Somebody thought about this one. Tower Defense games are the easiest genre for a developer since Video Tennis; you build a road, some spaces to deploy guns, and then send a bunch of baddies down the path %26ndash; game done.
Even bad Tower Defense is good Tower Defense. With more problems than a house built on a particularly swampy Indian burial ground, Square Enix%26rsquo;s awful Crystal Defenders was a still a solid title. But somebody really thought about Defense Grid, because it%26rsquo;s the best Tower Defense game ever.
Defense Grid has some pretty smart tricks, some borrowed from existing tower games and some of its own. The towers are simple and can only be placed in specific spots, so in early stages, killing the incoming horde is more about picking the right position than the right tower. The bad guys aren%26rsquo;t trying to just get across the playfield in Defense Grid, either; they%26rsquo;re trying to get in, retrieve power cells, and then get the hell out of there. Your guns get two chances to fire on the hordes, but placement becomes critical.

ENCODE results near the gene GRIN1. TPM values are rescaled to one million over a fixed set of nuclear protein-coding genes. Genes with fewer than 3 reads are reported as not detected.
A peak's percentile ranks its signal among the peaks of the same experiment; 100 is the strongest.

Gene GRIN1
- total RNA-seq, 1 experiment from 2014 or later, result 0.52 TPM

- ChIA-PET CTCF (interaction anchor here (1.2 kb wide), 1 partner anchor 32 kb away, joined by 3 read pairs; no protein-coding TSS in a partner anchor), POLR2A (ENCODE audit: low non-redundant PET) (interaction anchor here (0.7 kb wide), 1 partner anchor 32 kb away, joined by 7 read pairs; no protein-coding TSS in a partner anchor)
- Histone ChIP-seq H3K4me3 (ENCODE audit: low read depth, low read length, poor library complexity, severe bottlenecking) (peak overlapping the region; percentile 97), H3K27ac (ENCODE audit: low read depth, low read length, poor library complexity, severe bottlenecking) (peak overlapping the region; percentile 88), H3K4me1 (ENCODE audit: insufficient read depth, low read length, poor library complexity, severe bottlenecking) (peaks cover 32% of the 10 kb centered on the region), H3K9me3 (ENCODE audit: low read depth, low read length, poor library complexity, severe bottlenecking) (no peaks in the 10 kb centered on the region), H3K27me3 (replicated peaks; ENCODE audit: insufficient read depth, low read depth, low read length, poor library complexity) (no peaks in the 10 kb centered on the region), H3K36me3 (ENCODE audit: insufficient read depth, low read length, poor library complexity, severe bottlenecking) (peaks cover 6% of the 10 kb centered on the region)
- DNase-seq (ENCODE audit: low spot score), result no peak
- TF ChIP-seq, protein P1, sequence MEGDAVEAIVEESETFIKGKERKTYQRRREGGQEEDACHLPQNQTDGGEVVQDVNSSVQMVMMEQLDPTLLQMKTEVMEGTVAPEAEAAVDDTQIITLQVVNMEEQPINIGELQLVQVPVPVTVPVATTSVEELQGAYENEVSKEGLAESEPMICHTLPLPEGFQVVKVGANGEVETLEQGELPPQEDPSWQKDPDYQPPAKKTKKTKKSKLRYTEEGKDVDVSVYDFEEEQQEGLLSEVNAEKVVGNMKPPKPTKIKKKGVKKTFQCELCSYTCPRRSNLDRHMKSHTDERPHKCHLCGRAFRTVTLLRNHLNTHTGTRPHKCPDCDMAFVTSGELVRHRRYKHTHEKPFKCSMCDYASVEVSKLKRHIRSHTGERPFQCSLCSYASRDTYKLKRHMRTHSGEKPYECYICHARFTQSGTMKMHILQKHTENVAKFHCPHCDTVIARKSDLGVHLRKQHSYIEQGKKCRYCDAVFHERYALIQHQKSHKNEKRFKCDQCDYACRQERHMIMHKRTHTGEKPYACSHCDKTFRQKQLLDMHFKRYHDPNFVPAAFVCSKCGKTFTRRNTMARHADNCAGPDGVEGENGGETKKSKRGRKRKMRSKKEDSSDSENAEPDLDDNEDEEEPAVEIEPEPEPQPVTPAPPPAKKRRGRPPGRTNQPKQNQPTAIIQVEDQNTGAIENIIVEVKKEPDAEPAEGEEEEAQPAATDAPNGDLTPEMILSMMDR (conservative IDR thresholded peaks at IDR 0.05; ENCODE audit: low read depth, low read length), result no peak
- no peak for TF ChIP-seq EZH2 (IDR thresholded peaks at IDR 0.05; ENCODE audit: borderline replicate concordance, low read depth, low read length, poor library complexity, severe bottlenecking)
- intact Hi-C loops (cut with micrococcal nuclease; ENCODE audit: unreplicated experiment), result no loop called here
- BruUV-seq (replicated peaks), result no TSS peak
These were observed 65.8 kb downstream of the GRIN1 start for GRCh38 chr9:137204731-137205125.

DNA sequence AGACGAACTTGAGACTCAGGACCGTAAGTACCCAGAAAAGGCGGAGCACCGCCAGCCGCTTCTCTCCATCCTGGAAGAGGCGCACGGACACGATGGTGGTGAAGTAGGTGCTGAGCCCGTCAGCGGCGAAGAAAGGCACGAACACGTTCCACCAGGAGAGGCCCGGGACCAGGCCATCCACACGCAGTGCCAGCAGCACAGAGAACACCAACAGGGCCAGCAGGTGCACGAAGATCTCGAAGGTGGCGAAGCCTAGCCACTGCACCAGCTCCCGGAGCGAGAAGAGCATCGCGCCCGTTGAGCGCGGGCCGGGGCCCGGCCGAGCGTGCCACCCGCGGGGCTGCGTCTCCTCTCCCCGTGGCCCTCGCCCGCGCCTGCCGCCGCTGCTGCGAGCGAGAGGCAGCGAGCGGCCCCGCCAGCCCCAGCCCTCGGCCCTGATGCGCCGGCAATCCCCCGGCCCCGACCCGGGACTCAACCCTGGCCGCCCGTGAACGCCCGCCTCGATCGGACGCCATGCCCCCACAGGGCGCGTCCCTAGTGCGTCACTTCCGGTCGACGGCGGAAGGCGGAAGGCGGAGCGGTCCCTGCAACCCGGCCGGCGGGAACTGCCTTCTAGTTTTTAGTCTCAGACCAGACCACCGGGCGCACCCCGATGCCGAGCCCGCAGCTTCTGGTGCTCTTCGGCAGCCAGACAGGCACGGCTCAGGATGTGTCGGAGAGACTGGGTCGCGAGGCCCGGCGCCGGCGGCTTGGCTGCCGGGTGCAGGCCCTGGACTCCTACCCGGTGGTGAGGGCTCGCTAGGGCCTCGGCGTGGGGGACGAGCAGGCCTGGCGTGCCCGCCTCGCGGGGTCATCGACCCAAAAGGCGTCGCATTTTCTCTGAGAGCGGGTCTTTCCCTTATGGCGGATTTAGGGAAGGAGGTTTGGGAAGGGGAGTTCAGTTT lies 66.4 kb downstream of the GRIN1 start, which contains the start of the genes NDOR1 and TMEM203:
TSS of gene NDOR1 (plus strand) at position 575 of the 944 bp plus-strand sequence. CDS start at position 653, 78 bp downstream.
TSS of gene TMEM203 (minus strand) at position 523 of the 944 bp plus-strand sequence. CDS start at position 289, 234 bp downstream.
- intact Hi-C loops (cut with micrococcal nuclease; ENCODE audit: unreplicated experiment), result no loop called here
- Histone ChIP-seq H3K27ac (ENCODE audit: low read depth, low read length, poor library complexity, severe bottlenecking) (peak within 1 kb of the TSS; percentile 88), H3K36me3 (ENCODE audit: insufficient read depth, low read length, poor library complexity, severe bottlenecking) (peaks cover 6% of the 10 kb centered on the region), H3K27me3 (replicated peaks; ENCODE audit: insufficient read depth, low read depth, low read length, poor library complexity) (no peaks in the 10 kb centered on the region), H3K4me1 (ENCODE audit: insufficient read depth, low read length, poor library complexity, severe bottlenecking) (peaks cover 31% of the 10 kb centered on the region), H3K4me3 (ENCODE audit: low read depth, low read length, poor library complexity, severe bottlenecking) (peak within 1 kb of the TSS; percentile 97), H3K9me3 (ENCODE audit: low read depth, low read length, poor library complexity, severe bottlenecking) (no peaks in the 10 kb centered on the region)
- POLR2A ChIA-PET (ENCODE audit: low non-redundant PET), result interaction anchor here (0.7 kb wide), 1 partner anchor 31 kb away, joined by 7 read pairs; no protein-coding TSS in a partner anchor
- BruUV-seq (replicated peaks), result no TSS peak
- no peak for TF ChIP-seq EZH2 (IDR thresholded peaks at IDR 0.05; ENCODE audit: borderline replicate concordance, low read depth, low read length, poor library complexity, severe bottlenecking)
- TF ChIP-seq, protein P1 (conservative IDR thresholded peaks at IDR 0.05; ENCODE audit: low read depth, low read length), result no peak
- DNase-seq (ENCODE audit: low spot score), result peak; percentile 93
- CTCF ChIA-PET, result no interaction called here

It keeps you from consolidating all your firepower on one early corner, which adds a unique strategic layer to your placement, gradually building an entire network of firepower more aggressively defensive than a man who%26rsquo;s just been caught with his genitals in a live chicken, rather than a big cluster in one choke point. In essence, it%26rsquo;s a strategic Tower Defense game rather than a memory test.
Most importantly, Defense Grid has charm %26ndash; a snooty semi-senile English-voiced AI directs you through proceedings and tells the tale of an ancient civilisation wiped out by the hordes. As for the Defense Grid itself, the little turrets and deployment pods are beautifully rendered with an attention to detail nobody else has bothered to lavish on such a very basic format. It%26rsquo;s a million-dollar makeover on a fat tramp, but the old boy has scrubbed up very nicely.
Sep 14, 2009